It’s an old story to Bears quarterback Nick Foles, but not around here. Foles’ NFL career reached a low point after miserable season as the Rams’ No. 1 quarterback in 2015.
Acquired in a trade for former No. 1 overall draft pick Sam Bradford, Foles was a shell of the quarterback who had led the NFL in passer rating two years earlier. He went 4-7 with a 69.0 passer rating in 11 starts with the Rams before being benched in favor of Case Keenum.
‘‘After my year in St. Louis, I lost the joy of the game,’’ said Foles, who detailed that nadir in his book, ‘‘Believe It: My Journey of Success, Failure, and Overcoming the Odds,’’ which was published after he was the most valuable player of Super Bowl LII. ‘‘There’s many reasons that caused that.
‘‘And when I decided to come back, it was to play for Andy Reid [with the Chiefs]. I just told Andy during that time: ‘There’s a little spark inside me that might still be there that loves playing football. But I’ve got to be in the right culture to make that happen.’ Andy was the only one I wanted to play for, and I knew [then-Chiefs offensive coordinator Matt] Nagy was there, as well.’’
The season with Reid and Nagy rejuvenated Foles and got his career going again. He led the Chiefs to a 30-14 victory against the Colts as a replacement for injured Alex Smith in Week 8, then started the next week in a 19-14 victory against the Jaguars.
The rest is history. Foles returned to the bench when Smith returned in the next game, but he parlayed that success into a gold mine, leading the Eagles to the Super Bowl championship as a replacement for injured starter Carson Wentz the next season.
Foles is looking for a similar career bump with the Bears after a difficult season with the Jaguars. Signed to a four-year, $88 million contract last offseason, he suffered a broken collarbone in the season opener and later was benched in favor of rookie Gardner Minshew.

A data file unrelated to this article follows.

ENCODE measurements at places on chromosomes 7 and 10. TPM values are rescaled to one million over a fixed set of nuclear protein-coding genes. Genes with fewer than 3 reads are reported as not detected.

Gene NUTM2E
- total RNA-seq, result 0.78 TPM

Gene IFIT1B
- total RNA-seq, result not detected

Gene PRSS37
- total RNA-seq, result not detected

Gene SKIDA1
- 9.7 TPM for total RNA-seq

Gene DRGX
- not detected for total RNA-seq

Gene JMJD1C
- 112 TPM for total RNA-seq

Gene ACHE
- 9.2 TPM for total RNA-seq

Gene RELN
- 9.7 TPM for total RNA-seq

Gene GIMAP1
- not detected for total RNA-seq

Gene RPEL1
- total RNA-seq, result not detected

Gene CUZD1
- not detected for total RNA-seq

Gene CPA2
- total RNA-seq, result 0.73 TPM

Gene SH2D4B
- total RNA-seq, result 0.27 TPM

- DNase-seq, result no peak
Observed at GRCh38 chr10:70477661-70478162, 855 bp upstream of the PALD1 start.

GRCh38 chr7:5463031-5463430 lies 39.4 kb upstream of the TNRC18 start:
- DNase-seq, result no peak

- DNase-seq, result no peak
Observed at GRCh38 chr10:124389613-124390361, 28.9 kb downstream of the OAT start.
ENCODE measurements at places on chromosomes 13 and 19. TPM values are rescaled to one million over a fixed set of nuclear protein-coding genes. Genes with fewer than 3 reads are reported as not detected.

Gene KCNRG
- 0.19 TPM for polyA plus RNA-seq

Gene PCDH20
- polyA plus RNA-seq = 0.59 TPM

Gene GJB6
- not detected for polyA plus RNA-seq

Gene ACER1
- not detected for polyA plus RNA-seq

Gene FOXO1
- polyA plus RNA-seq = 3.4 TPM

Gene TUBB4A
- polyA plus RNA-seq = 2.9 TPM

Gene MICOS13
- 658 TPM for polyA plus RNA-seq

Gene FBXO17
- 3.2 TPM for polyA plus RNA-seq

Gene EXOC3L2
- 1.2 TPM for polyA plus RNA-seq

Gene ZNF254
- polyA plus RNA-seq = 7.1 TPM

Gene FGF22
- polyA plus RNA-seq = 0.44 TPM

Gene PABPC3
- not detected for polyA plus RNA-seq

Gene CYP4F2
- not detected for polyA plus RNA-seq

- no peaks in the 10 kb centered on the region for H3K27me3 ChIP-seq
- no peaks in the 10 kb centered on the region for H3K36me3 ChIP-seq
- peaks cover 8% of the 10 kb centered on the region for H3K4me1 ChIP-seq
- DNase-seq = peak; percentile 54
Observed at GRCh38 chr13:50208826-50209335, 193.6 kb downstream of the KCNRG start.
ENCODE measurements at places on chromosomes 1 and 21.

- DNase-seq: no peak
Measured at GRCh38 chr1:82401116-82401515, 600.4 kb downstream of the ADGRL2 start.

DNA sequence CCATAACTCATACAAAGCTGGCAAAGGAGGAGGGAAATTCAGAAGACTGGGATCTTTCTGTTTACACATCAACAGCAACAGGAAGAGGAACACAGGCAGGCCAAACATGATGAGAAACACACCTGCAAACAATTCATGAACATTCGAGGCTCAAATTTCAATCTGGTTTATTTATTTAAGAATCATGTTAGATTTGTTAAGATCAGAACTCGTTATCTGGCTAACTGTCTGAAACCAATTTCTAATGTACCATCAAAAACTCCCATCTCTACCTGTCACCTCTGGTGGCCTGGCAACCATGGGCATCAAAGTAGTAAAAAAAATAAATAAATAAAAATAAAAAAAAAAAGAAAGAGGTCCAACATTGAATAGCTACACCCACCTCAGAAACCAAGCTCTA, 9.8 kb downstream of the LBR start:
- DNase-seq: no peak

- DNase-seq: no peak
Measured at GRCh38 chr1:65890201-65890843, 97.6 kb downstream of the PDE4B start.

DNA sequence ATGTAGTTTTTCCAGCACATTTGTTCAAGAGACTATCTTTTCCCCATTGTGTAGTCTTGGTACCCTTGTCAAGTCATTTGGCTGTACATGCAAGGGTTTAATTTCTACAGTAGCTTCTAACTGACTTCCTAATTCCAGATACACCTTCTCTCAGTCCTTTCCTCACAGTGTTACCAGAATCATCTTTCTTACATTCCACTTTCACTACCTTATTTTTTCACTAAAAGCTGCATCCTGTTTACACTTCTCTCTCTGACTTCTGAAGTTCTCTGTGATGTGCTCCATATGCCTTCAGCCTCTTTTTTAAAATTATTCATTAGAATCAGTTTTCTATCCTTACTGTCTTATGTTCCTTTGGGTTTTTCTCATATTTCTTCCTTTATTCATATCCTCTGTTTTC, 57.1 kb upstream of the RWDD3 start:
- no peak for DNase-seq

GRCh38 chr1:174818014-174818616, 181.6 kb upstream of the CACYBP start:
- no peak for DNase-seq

And, as was the case with Reid and the Chiefs, Foles is looking toward familiar faces to rejuvenate his career again. Nagy is now the Bears’ coach. Bill Lazor, the Eagles’ quarterbacks coach when Foles led the league in passer rating (119.2) with the best touchdown-to-interception ratio in NFL history (27-2) in 2013, is the Bears’ offensive coordinator. And John DeFilippo, the Eagles’ quarterbacks coach when Foles led them to the Super Bowl, is the Bears’ quarterbacks coach.
‘‘Being able to play for a head coach who’s also calling the plays, that’s huge for me,’’ Foles said. ‘‘I go back to my time in Philadelphia with Doug [Pederson]. Doug was the one calling the shots. So if we want to go for it, it’s his decision. He doesn’t have to go through a head coach, and I like that.
‘‘Doug and I had the foundation of a relationship that started in 2012, when he came down to Austin, Texas, to work me out before the draft. And Matt Nagy was his quality-control [coach]. Truly honored to play for coach Nagy.’’
That familiarity could come in particularly handy if the offseason program is abbreviated further by the COVID-19 pandemic.
‘‘The biggest thing for [Foles is], he does have some experience in this offense,’’ Nagy said. ‘‘There’s a learning curve a little bit. For the most part, it’s easier for him when he comes into it.
‘‘This is a kid who’s been through a lot of different situations. He’s been a Super Bowl MVP. He’s been in pressure moments and understands a lot of the things that we’re looking for.’’